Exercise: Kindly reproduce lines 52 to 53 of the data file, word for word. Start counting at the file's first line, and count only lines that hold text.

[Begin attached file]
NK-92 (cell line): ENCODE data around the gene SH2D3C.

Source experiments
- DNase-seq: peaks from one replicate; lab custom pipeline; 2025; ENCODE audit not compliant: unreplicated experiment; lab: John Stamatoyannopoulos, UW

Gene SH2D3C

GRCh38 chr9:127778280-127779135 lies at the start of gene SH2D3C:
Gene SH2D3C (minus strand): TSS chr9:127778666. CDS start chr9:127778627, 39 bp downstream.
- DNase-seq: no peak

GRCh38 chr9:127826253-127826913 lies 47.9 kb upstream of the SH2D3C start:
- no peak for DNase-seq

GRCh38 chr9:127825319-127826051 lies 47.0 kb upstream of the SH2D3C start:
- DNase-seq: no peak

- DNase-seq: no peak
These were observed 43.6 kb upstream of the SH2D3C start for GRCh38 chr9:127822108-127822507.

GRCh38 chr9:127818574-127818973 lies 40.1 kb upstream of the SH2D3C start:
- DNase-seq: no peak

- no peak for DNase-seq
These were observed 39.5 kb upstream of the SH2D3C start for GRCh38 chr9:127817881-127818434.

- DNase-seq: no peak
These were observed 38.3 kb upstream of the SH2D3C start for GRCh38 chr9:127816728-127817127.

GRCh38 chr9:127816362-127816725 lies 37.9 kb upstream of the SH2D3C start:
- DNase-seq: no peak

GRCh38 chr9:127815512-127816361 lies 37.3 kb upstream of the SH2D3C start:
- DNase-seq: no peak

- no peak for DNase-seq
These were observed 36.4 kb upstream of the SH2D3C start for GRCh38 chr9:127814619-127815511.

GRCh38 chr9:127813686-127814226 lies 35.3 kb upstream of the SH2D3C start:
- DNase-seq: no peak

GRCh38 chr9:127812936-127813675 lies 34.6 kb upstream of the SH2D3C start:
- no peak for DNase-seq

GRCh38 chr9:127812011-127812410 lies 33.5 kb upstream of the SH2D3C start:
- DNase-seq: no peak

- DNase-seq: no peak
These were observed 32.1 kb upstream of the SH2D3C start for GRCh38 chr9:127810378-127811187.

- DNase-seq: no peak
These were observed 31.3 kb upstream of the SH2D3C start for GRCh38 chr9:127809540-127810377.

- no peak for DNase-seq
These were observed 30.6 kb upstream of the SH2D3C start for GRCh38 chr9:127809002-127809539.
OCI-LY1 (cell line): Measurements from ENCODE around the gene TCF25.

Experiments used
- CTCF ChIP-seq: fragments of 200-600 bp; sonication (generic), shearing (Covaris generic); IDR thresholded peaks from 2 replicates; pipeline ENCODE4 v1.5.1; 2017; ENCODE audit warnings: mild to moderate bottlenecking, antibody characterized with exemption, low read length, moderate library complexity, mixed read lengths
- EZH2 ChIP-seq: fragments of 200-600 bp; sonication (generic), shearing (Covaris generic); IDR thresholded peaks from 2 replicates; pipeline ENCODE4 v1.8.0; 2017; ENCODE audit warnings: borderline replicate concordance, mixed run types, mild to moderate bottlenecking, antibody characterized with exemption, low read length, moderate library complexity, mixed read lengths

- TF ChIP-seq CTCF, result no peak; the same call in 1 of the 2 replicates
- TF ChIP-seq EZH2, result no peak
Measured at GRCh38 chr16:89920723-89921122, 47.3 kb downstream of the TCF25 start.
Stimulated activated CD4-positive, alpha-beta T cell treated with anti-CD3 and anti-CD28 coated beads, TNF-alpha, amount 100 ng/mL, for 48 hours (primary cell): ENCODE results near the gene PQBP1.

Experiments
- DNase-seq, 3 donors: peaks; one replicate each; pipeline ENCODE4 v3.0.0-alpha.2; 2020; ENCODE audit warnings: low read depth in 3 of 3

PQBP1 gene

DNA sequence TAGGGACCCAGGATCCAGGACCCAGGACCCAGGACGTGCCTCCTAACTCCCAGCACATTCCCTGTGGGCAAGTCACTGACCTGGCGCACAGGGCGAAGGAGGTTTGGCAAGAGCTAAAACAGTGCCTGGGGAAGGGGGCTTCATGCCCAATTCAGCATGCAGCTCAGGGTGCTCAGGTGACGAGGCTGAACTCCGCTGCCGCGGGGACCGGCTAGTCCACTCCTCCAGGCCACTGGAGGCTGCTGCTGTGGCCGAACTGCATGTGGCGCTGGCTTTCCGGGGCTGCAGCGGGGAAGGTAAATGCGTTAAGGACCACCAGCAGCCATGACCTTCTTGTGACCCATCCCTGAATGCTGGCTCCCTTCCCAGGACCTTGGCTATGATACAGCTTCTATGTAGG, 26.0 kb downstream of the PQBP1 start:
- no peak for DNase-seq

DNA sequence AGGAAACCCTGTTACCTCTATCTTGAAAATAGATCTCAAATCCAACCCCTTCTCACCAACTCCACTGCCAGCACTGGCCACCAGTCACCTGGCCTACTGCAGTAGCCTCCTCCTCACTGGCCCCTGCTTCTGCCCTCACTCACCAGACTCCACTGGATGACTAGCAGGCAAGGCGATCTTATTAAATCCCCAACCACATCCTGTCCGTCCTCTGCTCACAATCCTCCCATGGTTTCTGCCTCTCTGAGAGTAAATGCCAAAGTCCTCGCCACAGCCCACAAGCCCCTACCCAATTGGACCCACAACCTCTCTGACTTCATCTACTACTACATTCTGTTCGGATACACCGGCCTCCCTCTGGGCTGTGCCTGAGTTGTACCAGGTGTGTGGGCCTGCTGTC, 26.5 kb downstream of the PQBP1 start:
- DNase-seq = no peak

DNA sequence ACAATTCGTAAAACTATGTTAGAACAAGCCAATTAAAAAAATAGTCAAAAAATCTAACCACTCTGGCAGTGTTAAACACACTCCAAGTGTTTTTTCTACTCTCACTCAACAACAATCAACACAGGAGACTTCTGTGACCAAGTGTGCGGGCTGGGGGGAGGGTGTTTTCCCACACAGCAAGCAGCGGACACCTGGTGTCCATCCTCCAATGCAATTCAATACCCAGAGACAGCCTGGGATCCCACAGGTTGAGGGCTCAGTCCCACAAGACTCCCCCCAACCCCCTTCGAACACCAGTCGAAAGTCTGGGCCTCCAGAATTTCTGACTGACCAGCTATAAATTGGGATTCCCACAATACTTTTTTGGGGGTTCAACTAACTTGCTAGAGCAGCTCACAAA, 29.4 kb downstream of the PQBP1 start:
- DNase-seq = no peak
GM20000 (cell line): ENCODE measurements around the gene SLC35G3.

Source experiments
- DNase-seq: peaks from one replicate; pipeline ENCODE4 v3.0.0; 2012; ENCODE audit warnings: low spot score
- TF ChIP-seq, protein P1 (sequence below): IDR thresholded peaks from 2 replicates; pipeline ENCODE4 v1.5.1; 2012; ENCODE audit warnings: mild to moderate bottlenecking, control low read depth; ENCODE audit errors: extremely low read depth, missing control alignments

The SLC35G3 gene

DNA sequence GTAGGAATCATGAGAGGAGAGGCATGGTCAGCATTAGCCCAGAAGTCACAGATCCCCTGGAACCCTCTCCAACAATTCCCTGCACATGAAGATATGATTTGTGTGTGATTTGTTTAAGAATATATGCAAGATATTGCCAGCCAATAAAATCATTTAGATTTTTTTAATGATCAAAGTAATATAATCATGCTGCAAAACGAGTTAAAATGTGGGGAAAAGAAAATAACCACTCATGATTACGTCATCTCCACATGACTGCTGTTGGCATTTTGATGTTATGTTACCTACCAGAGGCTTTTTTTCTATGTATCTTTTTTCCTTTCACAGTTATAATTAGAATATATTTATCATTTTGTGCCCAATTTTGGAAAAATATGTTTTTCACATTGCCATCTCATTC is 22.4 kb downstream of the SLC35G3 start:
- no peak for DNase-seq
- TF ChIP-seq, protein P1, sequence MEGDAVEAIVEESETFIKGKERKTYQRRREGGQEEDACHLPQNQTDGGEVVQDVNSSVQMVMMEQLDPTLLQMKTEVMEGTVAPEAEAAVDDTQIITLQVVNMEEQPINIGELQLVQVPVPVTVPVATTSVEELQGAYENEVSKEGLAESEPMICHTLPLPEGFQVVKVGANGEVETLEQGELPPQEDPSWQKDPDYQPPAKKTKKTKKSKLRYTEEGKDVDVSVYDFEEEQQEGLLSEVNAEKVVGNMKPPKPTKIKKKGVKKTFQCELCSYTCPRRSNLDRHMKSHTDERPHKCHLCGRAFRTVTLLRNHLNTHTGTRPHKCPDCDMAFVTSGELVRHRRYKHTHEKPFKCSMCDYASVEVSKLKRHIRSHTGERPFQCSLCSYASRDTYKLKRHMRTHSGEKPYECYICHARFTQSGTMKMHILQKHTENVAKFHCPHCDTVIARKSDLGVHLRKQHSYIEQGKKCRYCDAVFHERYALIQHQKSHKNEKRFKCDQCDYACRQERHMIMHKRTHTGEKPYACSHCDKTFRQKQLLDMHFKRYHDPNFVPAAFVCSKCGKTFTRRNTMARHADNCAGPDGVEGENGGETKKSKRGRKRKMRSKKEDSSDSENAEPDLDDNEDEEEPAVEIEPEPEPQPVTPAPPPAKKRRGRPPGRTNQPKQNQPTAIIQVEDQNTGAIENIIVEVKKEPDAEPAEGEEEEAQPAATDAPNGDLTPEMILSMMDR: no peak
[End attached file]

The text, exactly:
- DNase-seq = no peak

DNA sequence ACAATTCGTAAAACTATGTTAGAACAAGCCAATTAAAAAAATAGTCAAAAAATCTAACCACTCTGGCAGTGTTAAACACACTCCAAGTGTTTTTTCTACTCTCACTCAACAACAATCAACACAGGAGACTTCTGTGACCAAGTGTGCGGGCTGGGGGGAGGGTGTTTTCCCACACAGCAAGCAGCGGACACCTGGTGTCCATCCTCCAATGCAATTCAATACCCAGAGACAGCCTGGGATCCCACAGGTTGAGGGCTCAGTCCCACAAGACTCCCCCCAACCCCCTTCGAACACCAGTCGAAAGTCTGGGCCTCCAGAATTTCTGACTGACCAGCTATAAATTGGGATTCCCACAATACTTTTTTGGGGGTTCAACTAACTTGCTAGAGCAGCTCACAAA, 29.4 kb downstream of the PQBP1 start: